The late Wanagari Maathai once said: “in a few decades, the relationship between the environment, resources and conflict may seem almost as obvious as the connection we see today between human rights, democracy and peace.” When it comes to the current Nile conflict, this could not be truer. It has been a source of tension because it passes through 12 different countries across the continent, all with competing interests. Egypt and Sudan both currently use the Nile for irrigation activities and dams on a 75% to 25% basis, but this is fiercely contested by Ethiopia who want to use it for generating electricity to increase industrialisation. Additionally Kenya and Eritrea have also laid claim to the water. So far the conflict has managed to stay under wraps because of numerous international legislation that prohibits any aggressive action, but who is to say how long this peace will last.
It is for this reason the Nile Project was born. Founded in 2011 by Egyptian ethnomusicologist Mina Girgis and Ethiopian-American singer Meklit Hadero, it is dedicated to addressing the Nile Basin’s cultural and environmental challenges at the core of the conflict. Through the medium of music, the collective works to inspire, educate and empower the region’s diverse populations to encourage trans-boundary cooperation. It brings musicians from all the Nile Basin countries together on one stage. Here via powerful messages embedded in their music, they show that no matter where we come from we should be able to share resources without war breaking out. More interestingly however is the collective’s tactic of targeting university students to spread their message. Parallel to the concerts, they run participatory workshops and cross-cultural dialogues. They provide university students with unique intellectual experiences, thus furthering their understanding of the Nile ecosystem.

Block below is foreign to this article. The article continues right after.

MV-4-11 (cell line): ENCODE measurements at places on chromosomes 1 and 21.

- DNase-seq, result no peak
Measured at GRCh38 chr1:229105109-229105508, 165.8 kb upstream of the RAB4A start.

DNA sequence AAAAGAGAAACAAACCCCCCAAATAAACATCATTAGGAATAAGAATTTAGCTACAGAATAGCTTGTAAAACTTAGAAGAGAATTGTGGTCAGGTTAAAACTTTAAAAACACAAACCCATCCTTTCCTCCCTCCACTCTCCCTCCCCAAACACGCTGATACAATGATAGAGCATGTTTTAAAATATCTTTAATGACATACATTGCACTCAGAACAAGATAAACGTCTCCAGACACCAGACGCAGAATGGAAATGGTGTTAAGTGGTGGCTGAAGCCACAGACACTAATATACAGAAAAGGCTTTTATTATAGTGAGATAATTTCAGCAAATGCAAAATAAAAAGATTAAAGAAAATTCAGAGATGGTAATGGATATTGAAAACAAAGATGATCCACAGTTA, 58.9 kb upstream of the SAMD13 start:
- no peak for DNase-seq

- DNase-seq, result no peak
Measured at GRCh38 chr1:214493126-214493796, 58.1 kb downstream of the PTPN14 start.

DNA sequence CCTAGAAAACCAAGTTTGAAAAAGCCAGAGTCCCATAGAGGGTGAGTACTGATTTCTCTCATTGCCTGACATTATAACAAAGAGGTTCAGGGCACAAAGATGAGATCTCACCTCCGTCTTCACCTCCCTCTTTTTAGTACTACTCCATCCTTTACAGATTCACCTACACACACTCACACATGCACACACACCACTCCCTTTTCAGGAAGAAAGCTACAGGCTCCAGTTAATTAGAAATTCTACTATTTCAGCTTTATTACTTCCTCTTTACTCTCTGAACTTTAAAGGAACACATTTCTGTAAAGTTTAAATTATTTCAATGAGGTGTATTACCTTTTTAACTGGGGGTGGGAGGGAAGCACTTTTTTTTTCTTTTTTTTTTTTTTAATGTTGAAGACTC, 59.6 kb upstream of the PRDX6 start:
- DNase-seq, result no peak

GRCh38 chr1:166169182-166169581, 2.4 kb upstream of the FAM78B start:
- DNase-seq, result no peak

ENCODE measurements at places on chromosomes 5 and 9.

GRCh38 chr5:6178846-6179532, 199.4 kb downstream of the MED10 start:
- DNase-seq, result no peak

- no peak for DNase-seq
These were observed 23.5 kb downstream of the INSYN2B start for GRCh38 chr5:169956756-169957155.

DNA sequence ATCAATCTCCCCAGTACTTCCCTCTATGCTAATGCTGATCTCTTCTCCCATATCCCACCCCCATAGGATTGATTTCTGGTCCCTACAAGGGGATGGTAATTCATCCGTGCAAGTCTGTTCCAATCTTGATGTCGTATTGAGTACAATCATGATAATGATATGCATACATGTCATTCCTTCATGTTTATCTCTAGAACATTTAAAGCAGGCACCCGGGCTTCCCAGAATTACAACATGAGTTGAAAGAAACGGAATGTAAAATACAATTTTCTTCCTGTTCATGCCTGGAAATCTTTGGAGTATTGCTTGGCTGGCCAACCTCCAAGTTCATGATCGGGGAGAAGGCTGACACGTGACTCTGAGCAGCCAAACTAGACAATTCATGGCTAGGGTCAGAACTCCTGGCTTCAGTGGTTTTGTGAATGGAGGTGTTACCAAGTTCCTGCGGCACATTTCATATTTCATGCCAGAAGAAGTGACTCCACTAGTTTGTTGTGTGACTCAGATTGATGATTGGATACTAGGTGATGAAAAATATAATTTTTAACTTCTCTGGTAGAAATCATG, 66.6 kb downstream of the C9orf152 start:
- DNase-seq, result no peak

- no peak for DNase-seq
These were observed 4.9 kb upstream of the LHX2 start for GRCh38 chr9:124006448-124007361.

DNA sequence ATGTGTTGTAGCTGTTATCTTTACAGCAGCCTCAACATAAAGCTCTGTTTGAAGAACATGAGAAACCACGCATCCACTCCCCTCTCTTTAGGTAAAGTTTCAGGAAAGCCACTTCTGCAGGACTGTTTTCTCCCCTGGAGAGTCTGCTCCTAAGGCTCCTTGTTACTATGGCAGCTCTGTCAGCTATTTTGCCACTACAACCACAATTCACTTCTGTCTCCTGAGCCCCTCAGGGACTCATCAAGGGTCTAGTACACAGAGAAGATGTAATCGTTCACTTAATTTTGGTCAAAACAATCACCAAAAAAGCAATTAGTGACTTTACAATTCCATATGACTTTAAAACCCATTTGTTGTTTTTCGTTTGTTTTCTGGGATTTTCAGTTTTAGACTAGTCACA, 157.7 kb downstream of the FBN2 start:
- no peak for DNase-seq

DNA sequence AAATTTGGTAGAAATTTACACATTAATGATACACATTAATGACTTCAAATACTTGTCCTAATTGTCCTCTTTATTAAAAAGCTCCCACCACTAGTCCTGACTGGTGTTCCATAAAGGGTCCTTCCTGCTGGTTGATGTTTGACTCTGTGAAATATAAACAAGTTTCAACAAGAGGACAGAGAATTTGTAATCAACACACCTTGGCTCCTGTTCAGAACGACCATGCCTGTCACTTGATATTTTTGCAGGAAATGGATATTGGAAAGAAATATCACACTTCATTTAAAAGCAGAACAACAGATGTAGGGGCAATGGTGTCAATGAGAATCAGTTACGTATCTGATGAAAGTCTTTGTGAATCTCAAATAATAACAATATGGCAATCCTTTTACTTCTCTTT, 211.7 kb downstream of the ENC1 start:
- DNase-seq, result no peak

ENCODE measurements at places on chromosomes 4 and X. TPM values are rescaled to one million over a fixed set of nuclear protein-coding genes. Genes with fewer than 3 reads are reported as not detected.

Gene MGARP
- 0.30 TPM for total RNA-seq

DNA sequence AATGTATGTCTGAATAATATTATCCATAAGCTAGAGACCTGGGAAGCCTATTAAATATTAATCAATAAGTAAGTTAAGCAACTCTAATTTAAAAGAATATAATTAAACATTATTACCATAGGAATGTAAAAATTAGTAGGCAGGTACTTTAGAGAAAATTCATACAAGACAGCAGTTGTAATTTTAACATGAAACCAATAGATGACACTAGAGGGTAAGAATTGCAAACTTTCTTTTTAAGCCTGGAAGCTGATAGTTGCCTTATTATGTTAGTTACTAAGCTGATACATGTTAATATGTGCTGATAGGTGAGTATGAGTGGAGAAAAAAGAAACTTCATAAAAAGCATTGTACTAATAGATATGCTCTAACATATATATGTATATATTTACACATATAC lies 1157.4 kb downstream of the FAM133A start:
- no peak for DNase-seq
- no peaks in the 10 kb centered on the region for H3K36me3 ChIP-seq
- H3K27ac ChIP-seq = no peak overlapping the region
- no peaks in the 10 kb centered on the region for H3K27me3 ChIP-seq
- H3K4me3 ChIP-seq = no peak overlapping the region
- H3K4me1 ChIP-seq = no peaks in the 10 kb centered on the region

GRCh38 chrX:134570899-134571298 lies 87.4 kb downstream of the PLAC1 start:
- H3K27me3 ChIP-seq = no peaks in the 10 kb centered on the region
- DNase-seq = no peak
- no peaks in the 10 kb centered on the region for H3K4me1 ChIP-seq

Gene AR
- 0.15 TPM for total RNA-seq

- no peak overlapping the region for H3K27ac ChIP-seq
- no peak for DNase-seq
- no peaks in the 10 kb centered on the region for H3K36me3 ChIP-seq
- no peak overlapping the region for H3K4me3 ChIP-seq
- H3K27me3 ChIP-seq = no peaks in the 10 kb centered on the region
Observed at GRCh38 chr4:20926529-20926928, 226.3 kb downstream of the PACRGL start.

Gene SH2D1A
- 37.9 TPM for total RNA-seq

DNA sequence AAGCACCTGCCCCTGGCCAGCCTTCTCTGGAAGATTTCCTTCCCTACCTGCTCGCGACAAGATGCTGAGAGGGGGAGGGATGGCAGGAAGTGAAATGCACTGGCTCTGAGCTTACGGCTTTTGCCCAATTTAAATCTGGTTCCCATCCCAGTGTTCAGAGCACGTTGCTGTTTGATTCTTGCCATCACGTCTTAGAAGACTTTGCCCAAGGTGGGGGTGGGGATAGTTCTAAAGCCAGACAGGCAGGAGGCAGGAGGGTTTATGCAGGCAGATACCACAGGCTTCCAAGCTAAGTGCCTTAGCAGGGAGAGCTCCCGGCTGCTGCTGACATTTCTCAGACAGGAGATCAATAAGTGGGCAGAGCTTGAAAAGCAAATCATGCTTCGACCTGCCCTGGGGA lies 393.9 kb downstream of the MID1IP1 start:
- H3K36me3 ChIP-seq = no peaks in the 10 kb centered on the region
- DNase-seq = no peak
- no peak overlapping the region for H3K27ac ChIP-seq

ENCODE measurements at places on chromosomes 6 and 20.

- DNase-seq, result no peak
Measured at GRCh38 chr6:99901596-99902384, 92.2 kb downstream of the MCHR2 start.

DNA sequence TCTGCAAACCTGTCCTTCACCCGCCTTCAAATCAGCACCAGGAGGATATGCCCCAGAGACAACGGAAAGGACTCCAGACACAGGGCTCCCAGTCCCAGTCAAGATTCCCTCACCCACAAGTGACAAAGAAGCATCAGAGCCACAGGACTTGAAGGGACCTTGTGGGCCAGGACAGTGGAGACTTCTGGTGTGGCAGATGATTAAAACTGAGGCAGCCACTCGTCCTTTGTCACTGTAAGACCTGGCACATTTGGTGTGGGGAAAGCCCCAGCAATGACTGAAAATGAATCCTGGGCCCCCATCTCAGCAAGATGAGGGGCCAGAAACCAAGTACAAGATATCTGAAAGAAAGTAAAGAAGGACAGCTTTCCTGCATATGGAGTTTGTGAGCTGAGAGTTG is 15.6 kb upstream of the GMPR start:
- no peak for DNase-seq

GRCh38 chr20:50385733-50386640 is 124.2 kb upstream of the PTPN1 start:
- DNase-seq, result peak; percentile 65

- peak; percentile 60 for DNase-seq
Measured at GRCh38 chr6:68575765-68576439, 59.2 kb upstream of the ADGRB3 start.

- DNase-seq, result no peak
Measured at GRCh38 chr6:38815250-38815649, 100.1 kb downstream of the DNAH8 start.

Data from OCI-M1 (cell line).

To the naked eye the Nile Project may seem like a collective of musicians that were not meant to play together. But to anyone who has suffered at the hands of environmental conflicts they are a beacon of hope. Above and beyond this, the collective demonstrates that as individuals we have a role to play in ensuring that peace prevails. As Africans we sit back and wait for our ill-willed governments to keep war at the minimum; this is a practice that needs to come to an end. The Nile Project is showing us that this is indeed possible.